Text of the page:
The RED Device samples were prepared by placing 200 μL of plasma into the plasma compartment of the RED device and 350 μL of buffer into the buffer compartment. The RED device was capped with a sealing mat and equilibrated at 37 °C at 250 rpm for 4 hours. After the equilibration step, 50 μL aliquots were taken from each compartment, 50 μL of plasma was added to the buffer compartment aliquot, and 50 μL of the buffer was added to the plasma compartment aliquot. After mixing, 300 μL of ice cold acetonitrile with 50 ng/mL internal standard were added. Samples were vortexed at 1200 rpm for ~ 5 minutes and then centrifuged at 15,000 rpm for 10 minutes. The supernatants were decanted into a glass HPLC vial for analysis.


The total SPME processing time took ~ 40 minutes, whereas the total processing time for the RED Device was ~ 5 hours. A typical chromatogram and calibration curve are shown in Figures 2 and 3. Analyte binding concentrations were calculated with the following equations:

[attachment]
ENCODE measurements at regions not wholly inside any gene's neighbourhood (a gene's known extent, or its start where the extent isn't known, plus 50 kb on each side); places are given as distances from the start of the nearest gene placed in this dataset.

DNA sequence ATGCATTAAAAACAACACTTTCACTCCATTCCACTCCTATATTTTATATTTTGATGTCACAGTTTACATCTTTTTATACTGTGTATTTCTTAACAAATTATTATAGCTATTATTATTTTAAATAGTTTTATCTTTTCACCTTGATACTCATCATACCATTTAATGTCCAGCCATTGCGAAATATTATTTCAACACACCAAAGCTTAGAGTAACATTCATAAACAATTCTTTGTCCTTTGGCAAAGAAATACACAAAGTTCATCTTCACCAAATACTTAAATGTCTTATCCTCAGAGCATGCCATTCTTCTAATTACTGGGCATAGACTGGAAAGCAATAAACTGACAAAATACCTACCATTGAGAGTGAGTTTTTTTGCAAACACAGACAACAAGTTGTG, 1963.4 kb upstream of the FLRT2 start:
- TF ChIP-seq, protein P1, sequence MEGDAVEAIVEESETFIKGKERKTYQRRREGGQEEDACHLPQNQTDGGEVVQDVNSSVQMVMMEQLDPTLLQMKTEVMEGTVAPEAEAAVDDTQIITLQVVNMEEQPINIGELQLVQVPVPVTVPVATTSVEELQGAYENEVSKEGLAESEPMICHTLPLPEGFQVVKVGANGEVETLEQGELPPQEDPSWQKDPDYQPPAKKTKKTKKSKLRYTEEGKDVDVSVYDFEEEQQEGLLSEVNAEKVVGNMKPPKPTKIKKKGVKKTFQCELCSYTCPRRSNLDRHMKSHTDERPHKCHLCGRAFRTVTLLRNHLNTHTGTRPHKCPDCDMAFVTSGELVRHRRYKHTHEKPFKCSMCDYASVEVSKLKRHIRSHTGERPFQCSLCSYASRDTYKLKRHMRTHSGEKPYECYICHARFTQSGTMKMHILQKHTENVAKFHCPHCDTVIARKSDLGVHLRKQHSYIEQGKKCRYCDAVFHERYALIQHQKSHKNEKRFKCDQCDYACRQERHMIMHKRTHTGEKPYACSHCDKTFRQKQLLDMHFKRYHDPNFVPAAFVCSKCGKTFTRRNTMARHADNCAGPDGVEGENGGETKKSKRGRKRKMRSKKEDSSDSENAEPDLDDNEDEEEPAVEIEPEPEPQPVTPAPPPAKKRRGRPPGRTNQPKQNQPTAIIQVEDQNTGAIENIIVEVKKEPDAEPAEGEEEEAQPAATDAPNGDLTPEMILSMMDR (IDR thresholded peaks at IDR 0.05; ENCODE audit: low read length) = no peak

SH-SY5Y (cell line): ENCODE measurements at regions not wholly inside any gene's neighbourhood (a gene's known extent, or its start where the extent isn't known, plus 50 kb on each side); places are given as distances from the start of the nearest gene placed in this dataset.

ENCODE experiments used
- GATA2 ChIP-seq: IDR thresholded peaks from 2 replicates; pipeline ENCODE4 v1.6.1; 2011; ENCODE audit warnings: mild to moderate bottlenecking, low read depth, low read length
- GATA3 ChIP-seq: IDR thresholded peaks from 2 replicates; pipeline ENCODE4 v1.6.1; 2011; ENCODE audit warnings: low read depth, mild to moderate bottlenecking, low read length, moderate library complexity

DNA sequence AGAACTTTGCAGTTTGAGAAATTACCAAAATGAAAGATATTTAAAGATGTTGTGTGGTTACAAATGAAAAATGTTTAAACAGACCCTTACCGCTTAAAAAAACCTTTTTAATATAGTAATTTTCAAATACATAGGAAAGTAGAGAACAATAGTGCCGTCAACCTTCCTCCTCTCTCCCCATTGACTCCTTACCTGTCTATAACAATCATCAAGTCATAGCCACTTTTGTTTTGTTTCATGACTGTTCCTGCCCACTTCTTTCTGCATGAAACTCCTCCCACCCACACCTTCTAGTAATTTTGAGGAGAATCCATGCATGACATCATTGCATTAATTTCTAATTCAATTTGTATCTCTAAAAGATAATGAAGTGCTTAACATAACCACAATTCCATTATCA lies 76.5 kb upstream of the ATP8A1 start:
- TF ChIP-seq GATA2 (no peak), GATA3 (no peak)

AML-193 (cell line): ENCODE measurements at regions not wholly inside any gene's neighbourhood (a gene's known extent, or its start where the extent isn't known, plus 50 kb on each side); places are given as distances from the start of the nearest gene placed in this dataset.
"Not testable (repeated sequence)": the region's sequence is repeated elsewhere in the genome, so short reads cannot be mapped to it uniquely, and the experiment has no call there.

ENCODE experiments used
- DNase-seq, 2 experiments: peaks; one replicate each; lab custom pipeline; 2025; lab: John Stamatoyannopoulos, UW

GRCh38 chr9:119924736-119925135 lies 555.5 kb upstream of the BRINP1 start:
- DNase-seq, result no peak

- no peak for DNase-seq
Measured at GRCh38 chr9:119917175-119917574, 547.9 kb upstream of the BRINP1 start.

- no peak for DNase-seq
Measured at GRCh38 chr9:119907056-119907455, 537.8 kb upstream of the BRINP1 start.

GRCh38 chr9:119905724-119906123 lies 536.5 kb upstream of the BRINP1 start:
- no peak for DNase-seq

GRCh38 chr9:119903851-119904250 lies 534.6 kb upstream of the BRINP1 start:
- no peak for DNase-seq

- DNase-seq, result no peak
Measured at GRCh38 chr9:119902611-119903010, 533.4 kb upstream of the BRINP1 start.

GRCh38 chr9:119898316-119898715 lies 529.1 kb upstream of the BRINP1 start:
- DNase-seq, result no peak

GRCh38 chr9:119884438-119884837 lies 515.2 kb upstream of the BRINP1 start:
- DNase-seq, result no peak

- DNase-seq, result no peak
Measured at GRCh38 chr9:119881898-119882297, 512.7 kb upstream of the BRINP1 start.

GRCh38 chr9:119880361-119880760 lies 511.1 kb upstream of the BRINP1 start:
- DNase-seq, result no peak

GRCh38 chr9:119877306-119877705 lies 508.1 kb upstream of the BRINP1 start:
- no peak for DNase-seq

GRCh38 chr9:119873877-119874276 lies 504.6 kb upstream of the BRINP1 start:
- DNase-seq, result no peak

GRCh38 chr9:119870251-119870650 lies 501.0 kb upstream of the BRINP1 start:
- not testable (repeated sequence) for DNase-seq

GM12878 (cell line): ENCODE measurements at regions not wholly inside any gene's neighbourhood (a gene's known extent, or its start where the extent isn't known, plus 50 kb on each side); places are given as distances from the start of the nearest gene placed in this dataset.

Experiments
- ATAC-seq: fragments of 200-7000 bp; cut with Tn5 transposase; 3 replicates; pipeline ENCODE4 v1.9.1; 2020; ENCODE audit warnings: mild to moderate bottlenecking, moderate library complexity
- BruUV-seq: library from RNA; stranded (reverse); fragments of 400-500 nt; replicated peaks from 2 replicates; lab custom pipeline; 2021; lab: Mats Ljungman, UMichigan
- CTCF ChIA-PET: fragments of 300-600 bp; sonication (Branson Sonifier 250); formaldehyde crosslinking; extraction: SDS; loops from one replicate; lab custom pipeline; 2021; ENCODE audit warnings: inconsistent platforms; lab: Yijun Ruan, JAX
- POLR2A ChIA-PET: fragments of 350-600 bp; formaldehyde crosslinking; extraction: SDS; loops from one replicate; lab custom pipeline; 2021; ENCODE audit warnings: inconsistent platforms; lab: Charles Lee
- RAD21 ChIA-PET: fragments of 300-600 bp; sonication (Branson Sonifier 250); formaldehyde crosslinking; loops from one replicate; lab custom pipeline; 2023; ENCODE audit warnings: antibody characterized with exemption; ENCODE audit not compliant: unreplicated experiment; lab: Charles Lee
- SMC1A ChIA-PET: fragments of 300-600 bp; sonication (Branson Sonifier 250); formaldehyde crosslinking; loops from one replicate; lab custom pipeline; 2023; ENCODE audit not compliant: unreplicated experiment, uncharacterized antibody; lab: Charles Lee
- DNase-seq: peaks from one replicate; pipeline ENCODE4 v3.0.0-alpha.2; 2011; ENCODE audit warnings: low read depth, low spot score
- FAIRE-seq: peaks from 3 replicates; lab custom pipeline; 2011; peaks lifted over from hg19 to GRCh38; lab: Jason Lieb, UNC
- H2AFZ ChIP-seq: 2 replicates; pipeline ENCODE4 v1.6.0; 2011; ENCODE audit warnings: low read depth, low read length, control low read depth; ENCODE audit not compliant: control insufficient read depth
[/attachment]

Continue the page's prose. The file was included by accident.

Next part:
Binding Affinity Comparison

Chromatogram of Analytes Used for Protein Binding

Representative Calibration Curve in Solvent for Propranolol



In the case of the SPME LC analysis, the free fraction of the analyte is measured in both the reference (PBS) and the plasma sample. This technique simplifies the calculation for determining the protein binding level. The SPME LC approach allows for direct sampling of the plasma sample, eliminating the need for protein precipitation as in the equilibrium dialysis device. The ability to concentrate analytes onto the fiber and desorb them into smaller volumes enables lower detection limits. This approach will be beneficial especially for those analytes that have high binding affinities and low MS sensitivity. This direct sampling approach also minimizes concern associated with matrix interference. Plasma protein precipitation will not remove matrix interferences like phospholipids, whereas the phospholipids will not be extracted onto the SPME fiber.

Protein binding affinities for both the SPME LC and the equilibrium dialysis devices closely matched the referenced range for all analytes. By utilizing the SPME approach, binding affinities correlating to the reference values were obtained in a significantly shorter time span compared to membrane dialysis techniques.